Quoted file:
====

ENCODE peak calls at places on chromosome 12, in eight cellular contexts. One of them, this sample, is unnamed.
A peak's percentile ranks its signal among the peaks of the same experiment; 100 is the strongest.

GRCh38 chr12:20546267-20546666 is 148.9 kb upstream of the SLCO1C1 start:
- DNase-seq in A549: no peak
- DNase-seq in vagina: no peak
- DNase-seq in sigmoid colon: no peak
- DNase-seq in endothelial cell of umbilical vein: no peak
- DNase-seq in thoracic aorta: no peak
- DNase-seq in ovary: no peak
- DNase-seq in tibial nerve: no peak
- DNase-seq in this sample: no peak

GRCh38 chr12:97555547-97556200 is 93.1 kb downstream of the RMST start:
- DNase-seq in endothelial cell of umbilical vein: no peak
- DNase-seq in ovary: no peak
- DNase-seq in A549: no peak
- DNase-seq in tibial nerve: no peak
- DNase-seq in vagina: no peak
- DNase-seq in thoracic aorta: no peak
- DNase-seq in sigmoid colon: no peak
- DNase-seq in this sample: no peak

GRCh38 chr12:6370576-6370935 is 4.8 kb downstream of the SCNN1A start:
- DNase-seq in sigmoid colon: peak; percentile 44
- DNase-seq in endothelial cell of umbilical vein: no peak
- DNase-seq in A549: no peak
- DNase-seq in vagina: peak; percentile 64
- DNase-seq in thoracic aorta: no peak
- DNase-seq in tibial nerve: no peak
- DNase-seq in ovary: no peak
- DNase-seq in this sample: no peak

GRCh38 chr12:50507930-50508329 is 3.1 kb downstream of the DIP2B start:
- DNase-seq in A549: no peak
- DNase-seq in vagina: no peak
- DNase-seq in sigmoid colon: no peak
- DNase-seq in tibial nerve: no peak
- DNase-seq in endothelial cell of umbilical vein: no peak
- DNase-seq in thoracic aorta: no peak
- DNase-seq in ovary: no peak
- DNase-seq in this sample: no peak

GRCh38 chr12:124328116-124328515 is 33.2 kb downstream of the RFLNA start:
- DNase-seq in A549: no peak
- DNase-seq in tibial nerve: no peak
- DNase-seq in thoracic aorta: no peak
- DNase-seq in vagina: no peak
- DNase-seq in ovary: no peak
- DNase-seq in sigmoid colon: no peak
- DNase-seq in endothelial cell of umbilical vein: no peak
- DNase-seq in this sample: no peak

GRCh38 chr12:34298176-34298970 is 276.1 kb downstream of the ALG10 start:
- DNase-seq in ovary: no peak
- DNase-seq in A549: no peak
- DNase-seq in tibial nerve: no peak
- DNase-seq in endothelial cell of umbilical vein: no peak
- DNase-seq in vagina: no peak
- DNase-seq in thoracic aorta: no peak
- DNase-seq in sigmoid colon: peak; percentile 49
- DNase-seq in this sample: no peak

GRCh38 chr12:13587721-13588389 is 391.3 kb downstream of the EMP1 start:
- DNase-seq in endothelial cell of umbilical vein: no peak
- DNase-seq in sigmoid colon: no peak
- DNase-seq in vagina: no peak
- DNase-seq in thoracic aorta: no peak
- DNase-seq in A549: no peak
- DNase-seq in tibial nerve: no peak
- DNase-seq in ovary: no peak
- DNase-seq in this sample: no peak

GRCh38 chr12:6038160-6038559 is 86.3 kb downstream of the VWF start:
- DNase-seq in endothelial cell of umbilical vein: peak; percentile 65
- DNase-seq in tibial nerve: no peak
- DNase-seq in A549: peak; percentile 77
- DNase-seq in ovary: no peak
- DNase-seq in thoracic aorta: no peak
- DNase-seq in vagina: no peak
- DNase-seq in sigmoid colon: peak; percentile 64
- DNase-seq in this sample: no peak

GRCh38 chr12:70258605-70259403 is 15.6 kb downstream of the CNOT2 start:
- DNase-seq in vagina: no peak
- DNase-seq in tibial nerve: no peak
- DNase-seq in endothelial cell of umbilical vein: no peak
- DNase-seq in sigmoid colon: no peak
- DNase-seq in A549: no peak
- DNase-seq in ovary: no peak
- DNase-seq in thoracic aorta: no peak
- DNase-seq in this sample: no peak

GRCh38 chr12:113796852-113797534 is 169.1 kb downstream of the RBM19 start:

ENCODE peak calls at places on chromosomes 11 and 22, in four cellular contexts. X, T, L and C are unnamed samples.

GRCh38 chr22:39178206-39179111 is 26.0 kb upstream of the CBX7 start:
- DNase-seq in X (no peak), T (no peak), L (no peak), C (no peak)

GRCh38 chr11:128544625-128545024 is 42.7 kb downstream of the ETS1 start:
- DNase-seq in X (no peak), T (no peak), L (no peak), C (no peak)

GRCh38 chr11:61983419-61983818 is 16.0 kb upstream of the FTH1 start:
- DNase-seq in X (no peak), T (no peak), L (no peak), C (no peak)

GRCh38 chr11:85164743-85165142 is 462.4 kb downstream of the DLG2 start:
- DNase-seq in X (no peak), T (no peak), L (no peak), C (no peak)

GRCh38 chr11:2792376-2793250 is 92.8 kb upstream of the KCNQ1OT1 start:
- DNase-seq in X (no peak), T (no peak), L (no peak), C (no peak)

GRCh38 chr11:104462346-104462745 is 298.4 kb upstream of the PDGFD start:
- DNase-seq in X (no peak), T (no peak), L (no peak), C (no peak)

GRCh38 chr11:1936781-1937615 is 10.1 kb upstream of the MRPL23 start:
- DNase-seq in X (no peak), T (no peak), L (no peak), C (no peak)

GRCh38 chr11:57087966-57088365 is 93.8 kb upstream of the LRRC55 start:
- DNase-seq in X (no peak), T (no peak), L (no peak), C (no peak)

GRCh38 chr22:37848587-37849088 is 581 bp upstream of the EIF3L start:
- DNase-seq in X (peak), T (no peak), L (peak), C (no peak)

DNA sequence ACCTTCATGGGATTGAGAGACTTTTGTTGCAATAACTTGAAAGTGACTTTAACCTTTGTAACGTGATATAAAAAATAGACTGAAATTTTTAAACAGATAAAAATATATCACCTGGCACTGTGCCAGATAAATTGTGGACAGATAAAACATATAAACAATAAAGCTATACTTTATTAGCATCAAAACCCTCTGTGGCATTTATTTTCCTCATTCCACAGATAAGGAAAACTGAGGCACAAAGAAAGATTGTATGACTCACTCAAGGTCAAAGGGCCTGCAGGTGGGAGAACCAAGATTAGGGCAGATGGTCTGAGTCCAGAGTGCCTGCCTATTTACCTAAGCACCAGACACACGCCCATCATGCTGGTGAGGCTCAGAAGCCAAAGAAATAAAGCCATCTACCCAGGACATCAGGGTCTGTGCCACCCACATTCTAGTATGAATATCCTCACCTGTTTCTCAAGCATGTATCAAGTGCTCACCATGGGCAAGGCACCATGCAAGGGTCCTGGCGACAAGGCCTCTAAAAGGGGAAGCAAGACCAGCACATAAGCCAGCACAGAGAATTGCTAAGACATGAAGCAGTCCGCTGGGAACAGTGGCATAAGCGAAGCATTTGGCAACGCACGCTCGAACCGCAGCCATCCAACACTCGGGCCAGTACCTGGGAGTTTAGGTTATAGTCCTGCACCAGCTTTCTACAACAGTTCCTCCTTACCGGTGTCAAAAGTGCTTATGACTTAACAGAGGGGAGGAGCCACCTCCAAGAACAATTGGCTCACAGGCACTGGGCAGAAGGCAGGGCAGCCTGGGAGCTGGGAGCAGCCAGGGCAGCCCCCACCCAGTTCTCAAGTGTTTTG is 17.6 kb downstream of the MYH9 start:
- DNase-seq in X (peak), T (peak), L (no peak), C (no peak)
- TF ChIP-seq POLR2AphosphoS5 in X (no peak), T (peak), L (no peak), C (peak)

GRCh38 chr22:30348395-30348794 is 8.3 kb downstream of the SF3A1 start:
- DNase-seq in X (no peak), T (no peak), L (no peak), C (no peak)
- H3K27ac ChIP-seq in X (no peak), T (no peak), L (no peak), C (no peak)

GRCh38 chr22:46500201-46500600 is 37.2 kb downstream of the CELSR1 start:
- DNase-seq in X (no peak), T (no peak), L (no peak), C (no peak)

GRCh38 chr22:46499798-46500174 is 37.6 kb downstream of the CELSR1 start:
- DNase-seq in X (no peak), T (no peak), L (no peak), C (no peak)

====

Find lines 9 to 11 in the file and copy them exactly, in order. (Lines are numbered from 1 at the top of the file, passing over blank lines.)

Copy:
- DNase-seq in ovary: no peak
- DNase-seq in tibial nerve: no peak
- DNase-seq in this sample: no peak